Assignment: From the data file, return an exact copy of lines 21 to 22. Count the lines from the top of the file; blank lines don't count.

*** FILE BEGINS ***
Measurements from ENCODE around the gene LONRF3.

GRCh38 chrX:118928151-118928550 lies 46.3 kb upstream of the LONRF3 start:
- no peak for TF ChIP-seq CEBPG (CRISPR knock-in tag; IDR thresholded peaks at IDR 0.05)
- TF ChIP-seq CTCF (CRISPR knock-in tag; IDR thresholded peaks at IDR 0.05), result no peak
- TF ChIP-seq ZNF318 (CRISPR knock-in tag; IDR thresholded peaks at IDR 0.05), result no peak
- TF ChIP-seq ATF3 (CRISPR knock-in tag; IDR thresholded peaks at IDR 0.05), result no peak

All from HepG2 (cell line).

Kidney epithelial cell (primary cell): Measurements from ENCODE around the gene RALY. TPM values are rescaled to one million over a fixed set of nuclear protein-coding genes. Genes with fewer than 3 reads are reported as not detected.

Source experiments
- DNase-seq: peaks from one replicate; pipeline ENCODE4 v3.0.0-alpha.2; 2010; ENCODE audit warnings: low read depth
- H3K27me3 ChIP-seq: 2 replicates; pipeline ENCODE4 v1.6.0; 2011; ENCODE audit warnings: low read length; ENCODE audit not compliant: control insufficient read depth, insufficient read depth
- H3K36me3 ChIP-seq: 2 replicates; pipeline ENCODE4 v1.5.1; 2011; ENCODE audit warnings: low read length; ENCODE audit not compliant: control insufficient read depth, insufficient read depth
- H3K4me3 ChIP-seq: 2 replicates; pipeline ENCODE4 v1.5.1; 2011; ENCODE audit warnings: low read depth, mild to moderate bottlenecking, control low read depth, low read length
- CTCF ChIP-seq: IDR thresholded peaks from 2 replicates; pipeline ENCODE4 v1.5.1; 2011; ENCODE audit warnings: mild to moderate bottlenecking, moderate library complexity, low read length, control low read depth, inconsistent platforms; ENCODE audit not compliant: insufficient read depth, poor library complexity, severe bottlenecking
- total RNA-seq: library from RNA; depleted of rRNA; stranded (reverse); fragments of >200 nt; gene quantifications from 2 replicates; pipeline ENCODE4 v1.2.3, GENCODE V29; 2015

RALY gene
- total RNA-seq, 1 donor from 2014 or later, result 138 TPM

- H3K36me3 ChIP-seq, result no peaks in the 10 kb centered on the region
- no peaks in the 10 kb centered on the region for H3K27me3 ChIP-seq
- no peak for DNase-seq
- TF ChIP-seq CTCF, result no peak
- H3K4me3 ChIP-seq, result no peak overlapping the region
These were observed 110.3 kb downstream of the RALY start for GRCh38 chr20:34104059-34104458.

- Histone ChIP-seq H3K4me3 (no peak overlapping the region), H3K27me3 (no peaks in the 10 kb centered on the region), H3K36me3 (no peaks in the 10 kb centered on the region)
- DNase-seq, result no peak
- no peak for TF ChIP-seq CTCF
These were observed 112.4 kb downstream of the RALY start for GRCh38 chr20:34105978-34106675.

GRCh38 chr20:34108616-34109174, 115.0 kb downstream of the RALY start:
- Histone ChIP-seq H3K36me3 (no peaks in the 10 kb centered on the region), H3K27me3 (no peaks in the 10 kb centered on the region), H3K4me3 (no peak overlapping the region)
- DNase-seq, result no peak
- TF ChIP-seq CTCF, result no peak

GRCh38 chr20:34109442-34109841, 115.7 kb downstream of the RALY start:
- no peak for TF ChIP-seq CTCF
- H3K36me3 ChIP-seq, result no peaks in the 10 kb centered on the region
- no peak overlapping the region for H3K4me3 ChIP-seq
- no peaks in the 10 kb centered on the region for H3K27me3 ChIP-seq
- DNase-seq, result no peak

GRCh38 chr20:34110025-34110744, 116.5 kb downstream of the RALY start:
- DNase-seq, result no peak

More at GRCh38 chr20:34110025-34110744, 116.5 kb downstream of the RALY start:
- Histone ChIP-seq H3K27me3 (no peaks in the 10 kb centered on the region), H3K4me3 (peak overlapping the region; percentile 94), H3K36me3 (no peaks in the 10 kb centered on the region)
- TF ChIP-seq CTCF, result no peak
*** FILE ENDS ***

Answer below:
- TF ChIP-seq CTCF, result no peak
- H3K4me3 ChIP-seq, result no peak overlapping the region